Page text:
Japan, Columbia University Press, 2008:
"Not long after the Japanese attack on Pearl Harbor I heard a radio
commentator declare that only 50 Americans knew Japanese. I wondered
if, on the basis of my summer in the mountains, I was one of the 50.
The commentator was misinformed. Not fifty but hundreds of thousands
of Japanese-Americans knew Japanese and some had been educated in
Japan. The best I could do, with the help of two dictionaries, was to
read a simple newspaper article. I could not utter one sentence in
Japanese, and did not understand Japanese when it was spoken.
I was painfully aware, of course, of these limitations. That is why,
when I learned of the Navy Japanese Language School, I wrote to the
Navy Department asking to be admitted. A letter came from Washington
soon afterwards requesting me to appear for an interview. I don't
recall what I was asked during the interview, but a few weeks later I
received a notice stating that I should report to the University of
California for induction into the language school."
Later, Keene was one of the Americans who translated captured Japanese
"For the first few days we were excited to think that our secret work
was going to help end the war, but the documents were so unmistakeably
without value that the euphoria did not last long. The documents had
been picked up on Guadalcanal, an island in the South Pacific where a
long battle took place between the Japanese, who had seized the
island, and the Americans who eventually succeeded in taking it back.
By this time the fighting on Guadalcanal had ended and the Japanese
there had been killed, but we went on translating routine reports on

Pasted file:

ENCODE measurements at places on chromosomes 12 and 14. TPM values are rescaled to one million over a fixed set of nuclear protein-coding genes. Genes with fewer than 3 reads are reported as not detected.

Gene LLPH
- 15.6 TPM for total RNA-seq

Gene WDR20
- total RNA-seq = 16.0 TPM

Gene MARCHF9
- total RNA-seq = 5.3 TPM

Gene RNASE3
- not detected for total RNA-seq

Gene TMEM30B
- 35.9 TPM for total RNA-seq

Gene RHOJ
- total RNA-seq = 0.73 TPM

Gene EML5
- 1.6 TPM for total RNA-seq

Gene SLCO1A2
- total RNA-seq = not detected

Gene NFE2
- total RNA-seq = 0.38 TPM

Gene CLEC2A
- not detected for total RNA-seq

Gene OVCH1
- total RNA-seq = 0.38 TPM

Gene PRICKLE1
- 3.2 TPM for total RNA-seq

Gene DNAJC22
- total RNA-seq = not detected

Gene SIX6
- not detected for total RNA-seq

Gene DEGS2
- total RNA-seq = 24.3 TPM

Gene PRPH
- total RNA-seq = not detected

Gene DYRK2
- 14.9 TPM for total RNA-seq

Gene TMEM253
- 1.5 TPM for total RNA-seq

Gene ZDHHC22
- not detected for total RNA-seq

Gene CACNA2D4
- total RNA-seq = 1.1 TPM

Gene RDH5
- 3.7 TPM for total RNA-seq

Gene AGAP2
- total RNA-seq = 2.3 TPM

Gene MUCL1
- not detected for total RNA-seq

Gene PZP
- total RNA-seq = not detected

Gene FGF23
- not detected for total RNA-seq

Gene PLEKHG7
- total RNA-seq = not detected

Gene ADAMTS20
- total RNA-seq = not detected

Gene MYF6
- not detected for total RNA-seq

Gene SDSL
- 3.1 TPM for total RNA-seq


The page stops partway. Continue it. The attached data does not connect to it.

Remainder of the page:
platoons that no longer existed or on the number of sheets of paper
and bottles of ink in their possession.
Translating such materials was so tedious that we tried making it more
interesting by rendering the Japanese documents into old-fashioned
English or into the language of popular fiction. The lieutenant, who
knew Japanese, sometimes read over our translations. He would then
summon us and point out our errors in a rage, translating our English
into Navy language."
"One day I noticed a large wooden box containing captured documents.
The documents gave off a faint, unpleasant odor. I was told that the
little notebooks were diaries taken from the bodies of dead Japanese
soldiers or found floating in the sea. The odor came from the
bloodstains. I felt squeamish about touching the little books but,
carefully selecting one that seemed free of bloodstains, I began to
translate it. At first I had trouble reading the handwriting, but the
diaries, unlike the printed or mimeographed documents I previously had
translated, were at times almost unbearably moving, recording the
suffering of a soldier in his last days.
Members of the American armed forces were forbidden to keep diaries,
lest they reveal strategic information to whoever found them; but
Japanese soldiers and sailors were issued with diaries each New Year
and were expected to write down their thoughts each day. They were
aware that they might be required to show their diaries to a superior,
to make sure the writer's sentiments were correct, so they filled
their pages with patriotic slogans as long as they were still in
Japan. But when the ship next to the diarist's was sunk by an enemy
submarine or when the diarist, somewhere in the South Pacific, was
alone and suffering from malaria, there was no element of deceit. He
wrote what he really felt.
Sometimes the last page of a Japanese soldier's diary contained a
message in English, asking the American who found the diary to return
it to his family after the war. I hid such diaries, though it was
forbidden, intending to return the diaries to the diarist's family,
but my desk was searched and the diaries were confiscated. This was a
great disappointment. The first Japanese I ever really knew were the
writers of the diaries, though they were all dead by the time I met